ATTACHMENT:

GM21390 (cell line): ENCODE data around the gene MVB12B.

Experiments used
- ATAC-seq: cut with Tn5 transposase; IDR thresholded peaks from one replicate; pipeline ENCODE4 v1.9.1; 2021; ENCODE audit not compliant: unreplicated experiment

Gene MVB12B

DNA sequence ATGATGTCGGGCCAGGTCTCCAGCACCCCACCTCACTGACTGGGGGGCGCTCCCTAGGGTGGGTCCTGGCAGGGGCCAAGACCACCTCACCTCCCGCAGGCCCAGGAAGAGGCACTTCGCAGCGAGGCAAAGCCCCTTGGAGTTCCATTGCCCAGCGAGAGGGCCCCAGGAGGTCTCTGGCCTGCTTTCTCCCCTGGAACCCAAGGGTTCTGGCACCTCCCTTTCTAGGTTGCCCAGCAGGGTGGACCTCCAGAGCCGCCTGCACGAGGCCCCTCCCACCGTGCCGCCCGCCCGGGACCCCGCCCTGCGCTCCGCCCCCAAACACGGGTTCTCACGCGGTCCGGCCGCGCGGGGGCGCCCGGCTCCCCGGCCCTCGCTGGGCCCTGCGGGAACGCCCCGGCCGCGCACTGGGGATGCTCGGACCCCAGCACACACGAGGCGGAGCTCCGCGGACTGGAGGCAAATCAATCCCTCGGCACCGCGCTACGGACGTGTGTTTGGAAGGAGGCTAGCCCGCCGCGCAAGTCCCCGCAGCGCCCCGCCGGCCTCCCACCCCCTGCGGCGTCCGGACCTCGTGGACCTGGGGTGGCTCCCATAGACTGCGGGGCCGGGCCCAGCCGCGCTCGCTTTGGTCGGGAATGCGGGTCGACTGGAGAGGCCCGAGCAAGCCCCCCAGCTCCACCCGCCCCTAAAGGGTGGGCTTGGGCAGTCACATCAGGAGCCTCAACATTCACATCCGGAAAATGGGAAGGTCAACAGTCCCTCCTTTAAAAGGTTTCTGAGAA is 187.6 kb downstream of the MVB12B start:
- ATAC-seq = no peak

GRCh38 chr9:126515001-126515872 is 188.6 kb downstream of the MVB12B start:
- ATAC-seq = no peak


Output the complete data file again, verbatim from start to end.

GM21390 (cell line): ENCODE data around the gene MVB12B.

Experiments used
- ATAC-seq: cut with Tn5 transposase; IDR thresholded peaks from one replicate; pipeline ENCODE4 v1.9.1; 2021; ENCODE audit not compliant: unreplicated experiment

Gene MVB12B

DNA sequence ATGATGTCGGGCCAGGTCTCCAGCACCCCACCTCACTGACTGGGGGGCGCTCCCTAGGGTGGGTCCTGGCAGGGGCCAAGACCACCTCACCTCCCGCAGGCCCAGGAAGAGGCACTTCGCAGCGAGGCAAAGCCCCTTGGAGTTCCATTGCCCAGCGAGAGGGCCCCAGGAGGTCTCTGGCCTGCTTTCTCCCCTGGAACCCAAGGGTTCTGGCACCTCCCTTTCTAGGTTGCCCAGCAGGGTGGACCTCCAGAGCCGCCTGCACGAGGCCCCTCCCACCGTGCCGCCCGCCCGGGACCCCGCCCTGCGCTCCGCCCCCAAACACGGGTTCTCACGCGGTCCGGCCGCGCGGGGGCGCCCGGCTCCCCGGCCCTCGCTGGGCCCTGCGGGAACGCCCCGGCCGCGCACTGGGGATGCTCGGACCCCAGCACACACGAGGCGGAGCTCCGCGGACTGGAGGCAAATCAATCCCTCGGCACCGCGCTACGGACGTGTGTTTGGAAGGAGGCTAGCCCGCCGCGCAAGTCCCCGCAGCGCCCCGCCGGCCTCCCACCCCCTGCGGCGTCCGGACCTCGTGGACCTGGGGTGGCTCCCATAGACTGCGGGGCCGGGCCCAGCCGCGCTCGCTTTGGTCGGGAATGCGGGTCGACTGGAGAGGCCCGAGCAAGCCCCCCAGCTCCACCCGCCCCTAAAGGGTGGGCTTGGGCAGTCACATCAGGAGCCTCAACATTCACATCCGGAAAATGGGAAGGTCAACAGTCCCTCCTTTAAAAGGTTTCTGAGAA is 187.6 kb downstream of the MVB12B start:
- ATAC-seq = no peak

GRCh38 chr9:126515001-126515872 is 188.6 kb downstream of the MVB12B start:
- ATAC-seq = no peak